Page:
13 April 2012


Happiness is... a pair of good boots. And warm woollen socks to go in them. (Who needs a tall ship and a star to steer her by?) Bogs and streams and lakesides can do their best, but good boots mean happy walking feet.

It was back to Donegal this weekend. The wintry chill stayed with us, but in the early mornings Iz and I ventured up the hill at the back of the house following the sheep tracks once we got onto the bog, pausing to admire the view (me) and taste unspeakable items (Iz) as we went along. Some of the mornings were very early starts and the hazel scrub was thrumming with birdsong, the distant roar of waves providing a constant bass note on one side of the hill, the gentle whump-whump of windmills providing a contrapuntal rhythm on the other.
To get mildly philosophical for a moment - walking the hills or the shore provides some space to think about things; some solace too. The death of loved ones throws into sharp relief one's own life. Middle age changes the focus anyway, but the death of those we love is a fairly merciless macro lens... Tramping on 600-million-year-old rocks is a salutary reminder of how short our own span of 55 or even 85 years is. Come to think of it, even our genus' span of about 2.5 million years or so seems unfeasibly short in a planetary history of about 4.5 billion years. Still though, we humans think in shorter timeframes and those whom we love are missed once their lives are lived. The hills and the bogs, the west coast, the Atlantic's roar, the constantly changing light, the tiny heath milkwort in the bog, the primroses in the ditches, the improbable azure of bluebells: all of these I've grown to love for their own sake but also because of who they remind me of: those who can't see them now, those who are remembered every day.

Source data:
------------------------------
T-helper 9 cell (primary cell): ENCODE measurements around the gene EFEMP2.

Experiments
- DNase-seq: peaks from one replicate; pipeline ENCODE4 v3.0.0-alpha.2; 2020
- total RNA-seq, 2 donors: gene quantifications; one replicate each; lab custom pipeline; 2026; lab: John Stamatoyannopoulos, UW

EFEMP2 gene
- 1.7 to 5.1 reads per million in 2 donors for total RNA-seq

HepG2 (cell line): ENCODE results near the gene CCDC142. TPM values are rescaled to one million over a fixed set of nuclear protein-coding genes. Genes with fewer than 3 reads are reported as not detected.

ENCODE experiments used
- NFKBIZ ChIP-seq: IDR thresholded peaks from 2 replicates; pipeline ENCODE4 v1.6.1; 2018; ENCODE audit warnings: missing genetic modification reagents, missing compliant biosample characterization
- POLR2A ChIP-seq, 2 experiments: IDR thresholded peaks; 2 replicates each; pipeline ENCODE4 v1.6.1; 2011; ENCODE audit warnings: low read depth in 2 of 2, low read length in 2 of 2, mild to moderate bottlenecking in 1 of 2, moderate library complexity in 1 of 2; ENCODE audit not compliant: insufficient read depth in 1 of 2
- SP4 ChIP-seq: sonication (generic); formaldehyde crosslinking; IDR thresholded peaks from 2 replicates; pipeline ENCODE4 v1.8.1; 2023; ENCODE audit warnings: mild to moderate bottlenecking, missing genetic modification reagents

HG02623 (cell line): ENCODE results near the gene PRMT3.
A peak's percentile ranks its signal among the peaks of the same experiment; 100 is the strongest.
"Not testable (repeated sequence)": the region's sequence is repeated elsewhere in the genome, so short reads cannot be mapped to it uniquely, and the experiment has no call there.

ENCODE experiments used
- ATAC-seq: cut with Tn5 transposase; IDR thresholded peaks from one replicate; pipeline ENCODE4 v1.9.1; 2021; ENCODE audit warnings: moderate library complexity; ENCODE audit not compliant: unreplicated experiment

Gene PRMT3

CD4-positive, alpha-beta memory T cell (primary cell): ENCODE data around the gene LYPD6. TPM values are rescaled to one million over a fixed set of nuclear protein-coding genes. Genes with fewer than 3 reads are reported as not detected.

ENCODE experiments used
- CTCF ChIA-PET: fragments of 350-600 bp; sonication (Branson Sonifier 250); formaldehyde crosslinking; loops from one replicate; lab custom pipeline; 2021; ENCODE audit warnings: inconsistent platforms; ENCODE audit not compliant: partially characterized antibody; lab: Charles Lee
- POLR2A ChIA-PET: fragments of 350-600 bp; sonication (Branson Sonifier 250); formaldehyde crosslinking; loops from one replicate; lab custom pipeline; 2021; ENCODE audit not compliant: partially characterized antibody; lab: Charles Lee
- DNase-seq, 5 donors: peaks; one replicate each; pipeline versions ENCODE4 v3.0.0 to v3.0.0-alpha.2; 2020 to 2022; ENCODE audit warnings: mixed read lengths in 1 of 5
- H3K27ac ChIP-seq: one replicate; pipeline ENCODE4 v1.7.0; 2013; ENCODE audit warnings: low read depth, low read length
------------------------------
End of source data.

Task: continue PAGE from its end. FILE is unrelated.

(Heath MilkwortPolygala serpyllifolia)
(Primrose, Primula vulgaris)
But Spring works its magic. Various belief systems put their own veneer onto a time of change and hope and we get passovers and resurrections and rituals of remembrance and celebration. But for me there's miracle enough in the emergence of new life, beauty enough in the form it takes, promise enough in its redemptive quality. And I'm lucky to have family and friends to celebrate it with. Thanks to all of you (you know who you are) for a lovely weekend. 

(Apple, Malus domestica, courtesy of SOT)
(Sycamore, Acer pseudoplatanus)
Back home midweek and things seemed mundane after the delights of hills and shore, but the local park provided subtle recompense in the form of small bunches of cowslips, taking over from the squills under the trees. An evening walk up to the allotment reassured us that the broad beans have survived our current wintry weather, the red onions are pushing up small spears, and I detected one or two tiny sprouts of the early potatoes. In the more clement clime of a bedroom windowsill, the corn has sprung up enthusiastically and the dahlia seedlings are coming along. I've transplanted the chilli seedlings and they'll have to fend for themselves now in pots in the glasshouse. Lovely busyness.

(Primula veris, Cowslip)


  1. Beautiful. Calming. Graineweile (alias AB)

  2. thanks AB/GrĂ¡ine! drop by any time.